A little over a month ago, a young woman named Nazifa passed away while giving birth to her seventh child in a village near Jalalabad, Afghanistan. She was just 28. Her children are far too young to understand that their mother will never come back.
Nazifa was 17 when her family married her to a farmer. Without access to contraception, she continued to have child after child—then died because her body couldn’t handle another pregnancy. She had high blood pressure and her body was exhausted and her health deteriorated after back-to-back babies.
When she got pregnant, Nazifa only went to the doctor once. The doctor told her that the pregnancy would be a big risk to her life. Nazifa had never been to a hospital before—it was far from where she was living and expensive, too. She didn’t know about contraception or maternal health. She gave birth to all her children at home, but this time it never happened. Instead, she went into a coma and died during a C-section procedure at the nearest hospital, which was two hours away.
Nazifa’s tragic story is unfortunately not unique. Despite some improvement, Afghanistan has one of the highest rates of maternal mortality in the world. The Health Ministry of Afghanistan confirms that about 18,000 Afghan women die during childbirth every year. Save the Children has ranked Afghanistan as the worst place to give birth.
One of the biggest contributors to Afghanistan’s high maternal mortality rate is lack of access to and knowledge of contraception.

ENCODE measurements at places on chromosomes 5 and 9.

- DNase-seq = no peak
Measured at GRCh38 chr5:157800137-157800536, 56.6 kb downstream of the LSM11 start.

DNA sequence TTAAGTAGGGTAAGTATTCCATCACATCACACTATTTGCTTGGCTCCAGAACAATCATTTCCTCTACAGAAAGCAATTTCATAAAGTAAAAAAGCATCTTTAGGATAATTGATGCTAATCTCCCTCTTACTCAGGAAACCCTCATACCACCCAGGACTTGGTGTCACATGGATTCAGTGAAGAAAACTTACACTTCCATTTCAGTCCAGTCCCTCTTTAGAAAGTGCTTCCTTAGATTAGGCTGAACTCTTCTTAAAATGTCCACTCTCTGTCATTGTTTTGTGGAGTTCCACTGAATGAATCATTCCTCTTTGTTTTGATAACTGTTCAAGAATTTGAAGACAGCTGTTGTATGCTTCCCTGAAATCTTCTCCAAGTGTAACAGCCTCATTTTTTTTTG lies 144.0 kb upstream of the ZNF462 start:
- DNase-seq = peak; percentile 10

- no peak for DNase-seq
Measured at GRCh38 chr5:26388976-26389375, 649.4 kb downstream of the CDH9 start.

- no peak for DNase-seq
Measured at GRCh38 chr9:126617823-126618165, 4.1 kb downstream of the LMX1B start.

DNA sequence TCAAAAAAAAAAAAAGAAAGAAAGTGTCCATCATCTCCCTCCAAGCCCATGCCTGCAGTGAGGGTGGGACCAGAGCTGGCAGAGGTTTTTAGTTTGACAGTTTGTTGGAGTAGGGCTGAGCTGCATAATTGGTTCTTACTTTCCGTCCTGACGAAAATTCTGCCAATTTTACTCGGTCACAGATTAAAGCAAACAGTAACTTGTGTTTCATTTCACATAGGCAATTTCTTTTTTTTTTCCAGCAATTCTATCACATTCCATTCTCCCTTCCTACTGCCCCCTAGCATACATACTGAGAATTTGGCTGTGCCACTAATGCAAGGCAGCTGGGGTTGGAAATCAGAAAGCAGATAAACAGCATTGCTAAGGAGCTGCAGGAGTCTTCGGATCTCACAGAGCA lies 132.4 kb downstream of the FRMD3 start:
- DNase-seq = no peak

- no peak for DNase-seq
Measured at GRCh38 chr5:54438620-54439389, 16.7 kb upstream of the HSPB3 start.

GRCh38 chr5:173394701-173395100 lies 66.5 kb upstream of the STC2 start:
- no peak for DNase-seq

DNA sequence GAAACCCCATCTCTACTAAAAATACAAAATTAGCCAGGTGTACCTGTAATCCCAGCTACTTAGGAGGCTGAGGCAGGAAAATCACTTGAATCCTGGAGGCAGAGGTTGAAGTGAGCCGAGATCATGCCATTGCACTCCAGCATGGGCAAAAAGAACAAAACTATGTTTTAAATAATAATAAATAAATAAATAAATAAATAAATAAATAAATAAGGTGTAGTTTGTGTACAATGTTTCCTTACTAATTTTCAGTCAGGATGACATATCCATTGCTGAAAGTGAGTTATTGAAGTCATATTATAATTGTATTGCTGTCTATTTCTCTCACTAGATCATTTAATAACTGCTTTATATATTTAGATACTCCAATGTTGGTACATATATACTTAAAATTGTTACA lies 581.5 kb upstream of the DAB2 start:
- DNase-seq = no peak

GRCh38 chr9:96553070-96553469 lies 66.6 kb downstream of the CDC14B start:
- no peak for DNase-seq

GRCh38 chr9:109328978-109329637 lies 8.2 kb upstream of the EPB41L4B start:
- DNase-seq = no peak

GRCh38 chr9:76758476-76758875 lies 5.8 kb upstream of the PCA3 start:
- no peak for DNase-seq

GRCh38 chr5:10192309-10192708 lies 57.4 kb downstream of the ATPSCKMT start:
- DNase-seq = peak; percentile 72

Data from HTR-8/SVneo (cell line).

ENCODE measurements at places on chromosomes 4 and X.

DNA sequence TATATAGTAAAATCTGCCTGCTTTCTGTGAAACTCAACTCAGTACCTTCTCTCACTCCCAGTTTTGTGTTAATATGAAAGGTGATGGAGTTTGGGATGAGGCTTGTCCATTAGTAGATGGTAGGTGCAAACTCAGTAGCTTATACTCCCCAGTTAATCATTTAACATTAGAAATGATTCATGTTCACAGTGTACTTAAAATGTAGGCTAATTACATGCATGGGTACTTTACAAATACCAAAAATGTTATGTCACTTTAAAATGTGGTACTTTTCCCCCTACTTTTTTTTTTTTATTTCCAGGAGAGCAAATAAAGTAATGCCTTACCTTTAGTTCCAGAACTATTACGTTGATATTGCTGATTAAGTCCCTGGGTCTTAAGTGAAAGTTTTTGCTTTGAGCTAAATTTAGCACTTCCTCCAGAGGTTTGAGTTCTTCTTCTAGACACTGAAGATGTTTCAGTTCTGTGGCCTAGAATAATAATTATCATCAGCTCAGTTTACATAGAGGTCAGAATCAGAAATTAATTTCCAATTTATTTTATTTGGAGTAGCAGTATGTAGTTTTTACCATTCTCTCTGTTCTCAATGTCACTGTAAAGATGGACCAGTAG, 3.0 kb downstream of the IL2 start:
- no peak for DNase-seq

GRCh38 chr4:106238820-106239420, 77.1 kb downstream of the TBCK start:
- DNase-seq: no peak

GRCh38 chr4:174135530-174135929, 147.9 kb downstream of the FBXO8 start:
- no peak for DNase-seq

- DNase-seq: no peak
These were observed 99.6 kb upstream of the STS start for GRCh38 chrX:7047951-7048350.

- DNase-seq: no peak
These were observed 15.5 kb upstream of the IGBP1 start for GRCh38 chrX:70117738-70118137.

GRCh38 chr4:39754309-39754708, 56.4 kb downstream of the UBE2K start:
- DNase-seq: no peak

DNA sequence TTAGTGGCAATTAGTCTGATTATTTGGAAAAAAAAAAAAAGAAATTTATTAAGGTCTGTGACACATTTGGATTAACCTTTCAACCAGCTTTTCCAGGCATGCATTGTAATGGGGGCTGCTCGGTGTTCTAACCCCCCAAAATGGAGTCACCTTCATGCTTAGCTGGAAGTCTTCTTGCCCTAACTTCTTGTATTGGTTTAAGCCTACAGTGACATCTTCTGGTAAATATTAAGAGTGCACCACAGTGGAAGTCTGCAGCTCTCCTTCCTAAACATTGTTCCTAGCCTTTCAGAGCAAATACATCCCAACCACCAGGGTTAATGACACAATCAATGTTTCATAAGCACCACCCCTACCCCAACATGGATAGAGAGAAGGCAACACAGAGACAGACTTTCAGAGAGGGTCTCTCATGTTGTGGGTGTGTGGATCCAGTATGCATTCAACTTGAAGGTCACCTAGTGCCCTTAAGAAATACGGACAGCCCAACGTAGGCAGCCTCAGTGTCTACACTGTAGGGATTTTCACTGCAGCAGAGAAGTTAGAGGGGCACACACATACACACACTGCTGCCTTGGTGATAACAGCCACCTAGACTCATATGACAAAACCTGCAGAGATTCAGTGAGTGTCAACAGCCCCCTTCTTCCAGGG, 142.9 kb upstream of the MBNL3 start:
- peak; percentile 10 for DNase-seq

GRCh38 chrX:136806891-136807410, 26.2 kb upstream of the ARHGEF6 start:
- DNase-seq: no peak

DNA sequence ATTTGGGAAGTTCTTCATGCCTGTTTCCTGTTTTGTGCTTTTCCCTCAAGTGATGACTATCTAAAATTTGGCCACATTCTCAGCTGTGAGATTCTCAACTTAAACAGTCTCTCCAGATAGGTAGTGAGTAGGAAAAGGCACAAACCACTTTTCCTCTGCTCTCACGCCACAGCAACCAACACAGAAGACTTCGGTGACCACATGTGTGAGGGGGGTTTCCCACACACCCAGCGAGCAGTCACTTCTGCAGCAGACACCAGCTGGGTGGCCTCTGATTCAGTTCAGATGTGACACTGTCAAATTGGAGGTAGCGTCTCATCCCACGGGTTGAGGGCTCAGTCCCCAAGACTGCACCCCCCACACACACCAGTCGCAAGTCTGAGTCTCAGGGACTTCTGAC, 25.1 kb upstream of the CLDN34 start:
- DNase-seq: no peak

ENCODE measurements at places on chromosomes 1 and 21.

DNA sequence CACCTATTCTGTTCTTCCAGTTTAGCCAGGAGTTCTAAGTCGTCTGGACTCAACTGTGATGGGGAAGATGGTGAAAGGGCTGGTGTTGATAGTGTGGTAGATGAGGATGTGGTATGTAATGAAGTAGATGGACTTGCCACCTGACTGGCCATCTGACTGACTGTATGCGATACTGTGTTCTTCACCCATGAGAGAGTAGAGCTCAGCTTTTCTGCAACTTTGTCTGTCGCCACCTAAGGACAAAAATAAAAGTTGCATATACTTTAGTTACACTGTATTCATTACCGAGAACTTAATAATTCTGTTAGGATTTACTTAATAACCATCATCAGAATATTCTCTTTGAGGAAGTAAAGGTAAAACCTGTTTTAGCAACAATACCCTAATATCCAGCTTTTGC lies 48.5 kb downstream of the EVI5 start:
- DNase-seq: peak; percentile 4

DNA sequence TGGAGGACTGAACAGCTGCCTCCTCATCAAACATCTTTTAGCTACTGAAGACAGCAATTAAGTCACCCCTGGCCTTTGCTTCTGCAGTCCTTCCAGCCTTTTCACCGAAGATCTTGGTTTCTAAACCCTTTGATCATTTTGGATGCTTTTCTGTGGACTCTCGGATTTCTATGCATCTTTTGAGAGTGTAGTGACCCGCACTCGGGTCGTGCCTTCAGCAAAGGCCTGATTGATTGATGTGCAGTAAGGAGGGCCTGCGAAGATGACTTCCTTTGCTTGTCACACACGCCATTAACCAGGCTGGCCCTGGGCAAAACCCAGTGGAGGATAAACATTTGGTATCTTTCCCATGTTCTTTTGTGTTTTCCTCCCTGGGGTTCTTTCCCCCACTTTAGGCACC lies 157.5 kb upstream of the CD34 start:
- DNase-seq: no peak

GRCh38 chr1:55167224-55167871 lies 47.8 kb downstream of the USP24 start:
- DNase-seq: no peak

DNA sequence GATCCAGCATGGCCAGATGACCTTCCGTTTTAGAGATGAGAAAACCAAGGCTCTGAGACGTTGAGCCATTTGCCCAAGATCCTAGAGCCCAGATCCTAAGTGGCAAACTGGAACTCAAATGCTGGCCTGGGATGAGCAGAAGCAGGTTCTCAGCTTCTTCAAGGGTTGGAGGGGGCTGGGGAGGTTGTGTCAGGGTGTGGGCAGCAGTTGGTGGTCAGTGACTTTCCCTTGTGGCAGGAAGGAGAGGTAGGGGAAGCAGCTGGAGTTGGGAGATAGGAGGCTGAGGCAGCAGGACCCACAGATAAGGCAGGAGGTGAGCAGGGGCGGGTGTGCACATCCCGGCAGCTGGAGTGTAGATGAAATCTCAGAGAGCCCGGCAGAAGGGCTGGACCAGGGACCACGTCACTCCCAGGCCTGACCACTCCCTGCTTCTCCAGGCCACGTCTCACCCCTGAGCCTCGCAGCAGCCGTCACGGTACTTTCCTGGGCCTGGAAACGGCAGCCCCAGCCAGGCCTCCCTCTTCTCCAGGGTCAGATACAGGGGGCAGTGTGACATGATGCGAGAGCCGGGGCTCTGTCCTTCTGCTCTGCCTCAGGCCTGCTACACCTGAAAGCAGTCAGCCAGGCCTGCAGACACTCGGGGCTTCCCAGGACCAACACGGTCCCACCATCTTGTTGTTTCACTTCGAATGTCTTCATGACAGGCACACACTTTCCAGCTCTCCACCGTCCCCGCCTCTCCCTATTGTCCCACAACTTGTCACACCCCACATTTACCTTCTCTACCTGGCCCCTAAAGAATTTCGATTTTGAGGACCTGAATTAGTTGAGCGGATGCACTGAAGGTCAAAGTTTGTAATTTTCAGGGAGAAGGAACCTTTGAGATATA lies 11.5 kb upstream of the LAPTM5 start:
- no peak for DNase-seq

Birthing many children without having enough gaps between pregnancies can increase the chance of maternal mortality drastically. (Early pregnancy is another major contributor. Research shows that girls younger than 15 are five times more likely to die in childbirth than women in their 20s. In Afghanistan, early and repeated pregnancies continue because, especially in rural areas, most women are married too early and receive little to no information about contraception.)
According to a survey by BioMed Central Women’s Health journal, only 21.8 percent of Afghans report having used any contraception. Even though access to birth control has increased in Afghanistan and pills, condoms, IUDs and even implants can be found in local pharmacies at government subsidized price, usage remains low.
Zuhra Bahman, who studied contraceptive access in the region as part of her phD program, found that myths about the adverse impact of contraception may contribute to the persistent gaps in use. “There is a wide spread belief among Afghan women that long-term use of hormonal contraceptives results in infertility,” Bahman says. Many Afghan women also believe birth control will cause cancer or mental health issues.
Negeen Kargar, a scientist researcher based in London who recently interviewed Afghan women on the topic, agrees. “I witnessed a woman going through her eighth abortion because her husband did not allow her to use contraception,” Bahman says. “She already had nine children and she was very poor. She begged the doctor for a hysterectomy but the doctor couldn’t perform that without her husband’s consent.”
Dr. Tahmina Samandari believes that there is an urgent need for more awareness raising about contraception in Afghanistan. She argues that women need to know about the variety of options at their disposal so that they can make decisions based on what works best for them, and that partners and families need to be educated too.
“In reality, pregnancy is riskier for women’s health than birth control,” she says. “But women don’t know that.”